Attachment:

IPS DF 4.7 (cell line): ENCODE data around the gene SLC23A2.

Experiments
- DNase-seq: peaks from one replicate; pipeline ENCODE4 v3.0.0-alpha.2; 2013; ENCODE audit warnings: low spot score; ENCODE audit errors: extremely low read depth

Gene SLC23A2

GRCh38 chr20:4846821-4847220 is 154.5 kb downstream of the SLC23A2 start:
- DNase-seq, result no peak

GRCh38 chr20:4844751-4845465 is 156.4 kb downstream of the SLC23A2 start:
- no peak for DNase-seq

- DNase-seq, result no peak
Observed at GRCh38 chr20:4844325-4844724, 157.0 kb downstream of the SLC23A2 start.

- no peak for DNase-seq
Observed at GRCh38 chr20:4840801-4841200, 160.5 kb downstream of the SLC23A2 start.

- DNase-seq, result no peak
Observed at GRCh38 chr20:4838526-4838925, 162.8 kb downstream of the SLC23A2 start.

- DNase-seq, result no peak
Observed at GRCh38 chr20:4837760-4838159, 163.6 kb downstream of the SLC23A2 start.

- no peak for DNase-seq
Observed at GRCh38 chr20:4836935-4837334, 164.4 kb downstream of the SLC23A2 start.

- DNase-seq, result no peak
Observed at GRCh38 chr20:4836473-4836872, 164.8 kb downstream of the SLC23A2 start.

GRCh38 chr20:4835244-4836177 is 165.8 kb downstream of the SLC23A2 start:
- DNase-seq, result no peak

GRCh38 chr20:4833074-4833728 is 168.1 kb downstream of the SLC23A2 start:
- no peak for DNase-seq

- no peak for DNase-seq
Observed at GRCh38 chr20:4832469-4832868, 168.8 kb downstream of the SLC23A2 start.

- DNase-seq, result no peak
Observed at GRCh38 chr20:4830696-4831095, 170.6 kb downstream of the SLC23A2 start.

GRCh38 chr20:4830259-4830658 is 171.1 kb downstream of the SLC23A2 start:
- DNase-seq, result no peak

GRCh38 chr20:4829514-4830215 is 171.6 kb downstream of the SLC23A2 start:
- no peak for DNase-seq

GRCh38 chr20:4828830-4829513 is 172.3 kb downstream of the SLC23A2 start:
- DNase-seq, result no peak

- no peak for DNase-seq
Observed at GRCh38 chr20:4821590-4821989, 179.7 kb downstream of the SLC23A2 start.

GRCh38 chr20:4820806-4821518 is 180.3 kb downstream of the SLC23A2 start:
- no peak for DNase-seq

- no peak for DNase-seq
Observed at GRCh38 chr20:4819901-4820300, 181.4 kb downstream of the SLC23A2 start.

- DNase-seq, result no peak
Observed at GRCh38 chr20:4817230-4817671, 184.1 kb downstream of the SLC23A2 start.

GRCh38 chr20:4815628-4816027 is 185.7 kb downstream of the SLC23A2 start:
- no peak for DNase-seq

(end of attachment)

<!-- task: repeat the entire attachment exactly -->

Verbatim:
IPS DF 4.7 (cell line): ENCODE data around the gene SLC23A2.

Experiments
- DNase-seq: peaks from one replicate; pipeline ENCODE4 v3.0.0-alpha.2; 2013; ENCODE audit warnings: low spot score; ENCODE audit errors: extremely low read depth

Gene SLC23A2

GRCh38 chr20:4846821-4847220 is 154.5 kb downstream of the SLC23A2 start:
- DNase-seq, result no peak

GRCh38 chr20:4844751-4845465 is 156.4 kb downstream of the SLC23A2 start:
- no peak for DNase-seq

- DNase-seq, result no peak
Observed at GRCh38 chr20:4844325-4844724, 157.0 kb downstream of the SLC23A2 start.

- no peak for DNase-seq
Observed at GRCh38 chr20:4840801-4841200, 160.5 kb downstream of the SLC23A2 start.

- DNase-seq, result no peak
Observed at GRCh38 chr20:4838526-4838925, 162.8 kb downstream of the SLC23A2 start.

- DNase-seq, result no peak
Observed at GRCh38 chr20:4837760-4838159, 163.6 kb downstream of the SLC23A2 start.

- no peak for DNase-seq
Observed at GRCh38 chr20:4836935-4837334, 164.4 kb downstream of the SLC23A2 start.

- DNase-seq, result no peak
Observed at GRCh38 chr20:4836473-4836872, 164.8 kb downstream of the SLC23A2 start.

GRCh38 chr20:4835244-4836177 is 165.8 kb downstream of the SLC23A2 start:
- DNase-seq, result no peak

GRCh38 chr20:4833074-4833728 is 168.1 kb downstream of the SLC23A2 start:
- no peak for DNase-seq

- no peak for DNase-seq
Observed at GRCh38 chr20:4832469-4832868, 168.8 kb downstream of the SLC23A2 start.

- DNase-seq, result no peak
Observed at GRCh38 chr20:4830696-4831095, 170.6 kb downstream of the SLC23A2 start.

GRCh38 chr20:4830259-4830658 is 171.1 kb downstream of the SLC23A2 start:
- DNase-seq, result no peak

GRCh38 chr20:4829514-4830215 is 171.6 kb downstream of the SLC23A2 start:
- no peak for DNase-seq

GRCh38 chr20:4828830-4829513 is 172.3 kb downstream of the SLC23A2 start:
- DNase-seq, result no peak

- no peak for DNase-seq
Observed at GRCh38 chr20:4821590-4821989, 179.7 kb downstream of the SLC23A2 start.

GRCh38 chr20:4820806-4821518 is 180.3 kb downstream of the SLC23A2 start:
- no peak for DNase-seq

- no peak for DNase-seq
Observed at GRCh38 chr20:4819901-4820300, 181.4 kb downstream of the SLC23A2 start.

- DNase-seq, result no peak
Observed at GRCh38 chr20:4817230-4817671, 184.1 kb downstream of the SLC23A2 start.

GRCh38 chr20:4815628-4816027 is 185.7 kb downstream of the SLC23A2 start:
- no peak for DNase-seq